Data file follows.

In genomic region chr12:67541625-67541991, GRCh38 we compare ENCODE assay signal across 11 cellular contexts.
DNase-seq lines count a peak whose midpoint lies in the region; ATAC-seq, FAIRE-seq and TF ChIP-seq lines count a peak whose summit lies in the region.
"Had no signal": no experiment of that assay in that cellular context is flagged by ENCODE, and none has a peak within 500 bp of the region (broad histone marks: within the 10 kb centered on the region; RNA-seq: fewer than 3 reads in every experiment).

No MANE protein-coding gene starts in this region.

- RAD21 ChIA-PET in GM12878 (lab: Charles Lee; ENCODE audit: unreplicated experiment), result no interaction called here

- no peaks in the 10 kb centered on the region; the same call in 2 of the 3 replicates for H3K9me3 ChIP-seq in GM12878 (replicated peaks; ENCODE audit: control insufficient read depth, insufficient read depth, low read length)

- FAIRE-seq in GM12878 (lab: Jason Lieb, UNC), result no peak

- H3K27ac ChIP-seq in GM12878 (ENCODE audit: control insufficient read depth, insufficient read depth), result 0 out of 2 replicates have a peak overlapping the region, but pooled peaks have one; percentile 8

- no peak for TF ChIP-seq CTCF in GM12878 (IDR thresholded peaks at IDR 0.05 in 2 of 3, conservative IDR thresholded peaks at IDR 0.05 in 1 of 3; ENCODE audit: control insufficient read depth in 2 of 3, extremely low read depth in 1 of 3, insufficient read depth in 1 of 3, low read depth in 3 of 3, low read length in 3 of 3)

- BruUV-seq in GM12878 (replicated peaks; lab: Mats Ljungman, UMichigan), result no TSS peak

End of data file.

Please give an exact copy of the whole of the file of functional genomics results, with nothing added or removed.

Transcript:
In genomic region chr12:67541625-67541991, GRCh38 we compare ENCODE assay signal across 11 cellular contexts.
DNase-seq lines count a peak whose midpoint lies in the region; ATAC-seq, FAIRE-seq and TF ChIP-seq lines count a peak whose summit lies in the region.
"Had no signal": no experiment of that assay in that cellular context is flagged by ENCODE, and none has a peak within 500 bp of the region (broad histone marks: within the 10 kb centered on the region; RNA-seq: fewer than 3 reads in every experiment).

No MANE protein-coding gene starts in this region.

- RAD21 ChIA-PET in GM12878 (lab: Charles Lee; ENCODE audit: unreplicated experiment), result no interaction called here

- no peaks in the 10 kb centered on the region; the same call in 2 of the 3 replicates for H3K9me3 ChIP-seq in GM12878 (replicated peaks; ENCODE audit: control insufficient read depth, insufficient read depth, low read length)

- FAIRE-seq in GM12878 (lab: Jason Lieb, UNC), result no peak

- H3K27ac ChIP-seq in GM12878 (ENCODE audit: control insufficient read depth, insufficient read depth), result 0 out of 2 replicates have a peak overlapping the region, but pooled peaks have one; percentile 8

- no peak for TF ChIP-seq CTCF in GM12878 (IDR thresholded peaks at IDR 0.05 in 2 of 3, conservative IDR thresholded peaks at IDR 0.05 in 1 of 3; ENCODE audit: control insufficient read depth in 2 of 3, extremely low read depth in 1 of 3, insufficient read depth in 1 of 3, low read depth in 3 of 3, low read length in 3 of 3)

- BruUV-seq in GM12878 (replicated peaks; lab: Mats Ljungman, UMichigan), result no TSS peak